5. Add a second puck. You only need to make changes in function draw(), adding six lines of code will do the job. Do you have an idea how to do it?


Pong for Two


Animation, Blockly, Blocks, Game

Scratch is a block based programming language. You do not need to type code, but you just assemble projects with blocks of different functionality and configure those with simple entry of numbers and text. Scratch runs on a web browser and you can also interface it with some hardware. But where to start with Scratch?

The Code Club is a UK charity that promotes computer science for young people as yourself.  They offer very comprehensive and detailed project tutorials, from small animations to a more complex  RPG(*) game.

Here is the link to the site:

Code Club Project Create your own world

(*) A role-playing game (sometimes spelled roleplaying game;[1][2] abbreviated RPG) is a game in which players assume the roles of characters in a fictional setting. Players take responsibility for acting out these roles within a narrative, either through literal acting, or through a process of structured decision-making regarding character development.[3] Actions taken within many games succeed or fail according to a formal system of rules and guidelines.[4] [Source: Wikipedia]

Make with the Arduino, with discrete hardware and Grove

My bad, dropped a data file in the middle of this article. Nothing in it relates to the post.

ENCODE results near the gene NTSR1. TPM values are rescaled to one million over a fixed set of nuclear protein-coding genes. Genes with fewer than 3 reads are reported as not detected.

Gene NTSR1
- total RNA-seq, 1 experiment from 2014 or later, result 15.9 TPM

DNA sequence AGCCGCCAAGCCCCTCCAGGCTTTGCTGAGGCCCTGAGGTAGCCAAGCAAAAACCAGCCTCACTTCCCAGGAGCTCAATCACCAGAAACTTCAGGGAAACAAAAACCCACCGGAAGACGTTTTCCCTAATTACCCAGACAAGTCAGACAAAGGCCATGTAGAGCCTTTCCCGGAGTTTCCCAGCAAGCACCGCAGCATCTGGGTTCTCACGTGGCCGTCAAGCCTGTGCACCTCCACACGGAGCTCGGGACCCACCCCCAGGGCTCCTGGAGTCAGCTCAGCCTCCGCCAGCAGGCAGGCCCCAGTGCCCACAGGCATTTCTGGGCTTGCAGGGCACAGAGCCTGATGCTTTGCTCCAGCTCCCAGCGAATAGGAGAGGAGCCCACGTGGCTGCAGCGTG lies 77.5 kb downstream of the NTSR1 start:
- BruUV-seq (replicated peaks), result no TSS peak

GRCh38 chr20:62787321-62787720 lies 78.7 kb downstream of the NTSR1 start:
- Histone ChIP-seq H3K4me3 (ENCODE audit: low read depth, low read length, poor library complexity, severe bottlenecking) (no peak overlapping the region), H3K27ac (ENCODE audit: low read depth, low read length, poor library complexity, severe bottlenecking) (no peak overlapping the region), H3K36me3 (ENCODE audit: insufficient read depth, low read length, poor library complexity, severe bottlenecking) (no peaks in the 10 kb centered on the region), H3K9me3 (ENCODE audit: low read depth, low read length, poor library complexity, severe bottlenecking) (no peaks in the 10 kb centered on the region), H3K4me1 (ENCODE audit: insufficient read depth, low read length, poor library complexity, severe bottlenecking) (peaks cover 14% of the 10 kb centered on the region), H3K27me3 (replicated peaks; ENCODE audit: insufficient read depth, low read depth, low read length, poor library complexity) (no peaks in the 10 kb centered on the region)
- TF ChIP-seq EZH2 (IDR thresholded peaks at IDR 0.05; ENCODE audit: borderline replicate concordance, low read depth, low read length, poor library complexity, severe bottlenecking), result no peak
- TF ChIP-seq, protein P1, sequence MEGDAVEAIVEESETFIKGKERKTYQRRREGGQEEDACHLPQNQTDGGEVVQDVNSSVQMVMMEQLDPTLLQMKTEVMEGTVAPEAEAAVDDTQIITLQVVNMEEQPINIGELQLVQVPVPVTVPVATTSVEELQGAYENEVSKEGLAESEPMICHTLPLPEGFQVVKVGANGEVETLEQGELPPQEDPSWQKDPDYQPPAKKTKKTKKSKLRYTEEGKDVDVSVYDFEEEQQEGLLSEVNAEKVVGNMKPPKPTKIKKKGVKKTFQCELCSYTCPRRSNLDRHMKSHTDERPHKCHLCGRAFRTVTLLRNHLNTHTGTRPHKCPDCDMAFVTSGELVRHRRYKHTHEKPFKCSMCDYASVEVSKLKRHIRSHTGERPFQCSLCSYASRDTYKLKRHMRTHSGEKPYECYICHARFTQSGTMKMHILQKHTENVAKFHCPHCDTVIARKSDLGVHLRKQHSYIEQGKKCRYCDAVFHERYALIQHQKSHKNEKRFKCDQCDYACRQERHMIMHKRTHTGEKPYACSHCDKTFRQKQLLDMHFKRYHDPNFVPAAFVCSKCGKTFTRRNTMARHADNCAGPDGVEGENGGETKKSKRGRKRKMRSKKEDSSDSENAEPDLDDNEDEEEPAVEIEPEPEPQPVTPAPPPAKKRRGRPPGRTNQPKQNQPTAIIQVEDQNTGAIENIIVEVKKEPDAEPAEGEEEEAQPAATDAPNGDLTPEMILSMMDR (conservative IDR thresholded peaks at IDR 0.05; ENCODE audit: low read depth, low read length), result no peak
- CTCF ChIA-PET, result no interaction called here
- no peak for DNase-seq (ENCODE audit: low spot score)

Arduino, C

This blog describes the basics on how to use the Arduino with the installable Arduino IDE application. This is the program you need to write code for the Arduino and then upload it on the hardware. Following are three examples on what you can do with the Arduino.

  1. Set up LEDs on a breadboard anc control them with the Arduino.
  2. A short introduction to the GROVE platform that allows you to connect various sensors and actuators to the Arduino by simply plugging connectors to an interface board. This section also gives you links to look for sample projects and code snippets.
  3. A project using NEOPIXELs, controlled by the Arduino.

The following image shows a traffic light arrangement of LEDs. The three LEDs are connected to the Ports 2, 3 and 4. The minus cable from the breadboard gets connected to the GND port of the Arduino.

Arduino with breadboard, a traffic light with LEDs

The wiring scheme on photo.